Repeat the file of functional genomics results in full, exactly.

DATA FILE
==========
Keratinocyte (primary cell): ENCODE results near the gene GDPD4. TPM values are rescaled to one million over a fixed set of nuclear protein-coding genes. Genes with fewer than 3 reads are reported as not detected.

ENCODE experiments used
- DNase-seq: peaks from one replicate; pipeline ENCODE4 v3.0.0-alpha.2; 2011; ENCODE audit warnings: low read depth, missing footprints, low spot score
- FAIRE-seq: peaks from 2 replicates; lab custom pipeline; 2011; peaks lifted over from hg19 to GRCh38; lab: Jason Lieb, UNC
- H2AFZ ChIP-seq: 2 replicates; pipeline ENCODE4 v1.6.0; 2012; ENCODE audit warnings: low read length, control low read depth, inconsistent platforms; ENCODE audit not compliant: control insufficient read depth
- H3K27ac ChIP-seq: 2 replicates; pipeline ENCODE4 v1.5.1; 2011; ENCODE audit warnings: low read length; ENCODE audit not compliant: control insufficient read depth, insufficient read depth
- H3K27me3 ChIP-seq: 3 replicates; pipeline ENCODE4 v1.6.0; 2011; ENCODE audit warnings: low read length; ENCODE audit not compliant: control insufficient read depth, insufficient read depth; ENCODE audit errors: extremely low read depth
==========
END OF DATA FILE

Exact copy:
Keratinocyte (primary cell): ENCODE results near the gene GDPD4. TPM values are rescaled to one million over a fixed set of nuclear protein-coding genes. Genes with fewer than 3 reads are reported as not detected.

ENCODE experiments used
- DNase-seq: peaks from one replicate; pipeline ENCODE4 v3.0.0-alpha.2; 2011; ENCODE audit warnings: low read depth, missing footprints, low spot score
- FAIRE-seq: peaks from 2 replicates; lab custom pipeline; 2011; peaks lifted over from hg19 to GRCh38; lab: Jason Lieb, UNC
- H2AFZ ChIP-seq: 2 replicates; pipeline ENCODE4 v1.6.0; 2012; ENCODE audit warnings: low read length, control low read depth, inconsistent platforms; ENCODE audit not compliant: control insufficient read depth
- H3K27ac ChIP-seq: 2 replicates; pipeline ENCODE4 v1.5.1; 2011; ENCODE audit warnings: low read length; ENCODE audit not compliant: control insufficient read depth, insufficient read depth
- H3K27me3 ChIP-seq: 3 replicates; pipeline ENCODE4 v1.6.0; 2011; ENCODE audit warnings: low read length; ENCODE audit not compliant: control insufficient read depth, insufficient read depth; ENCODE audit errors: extremely low read depth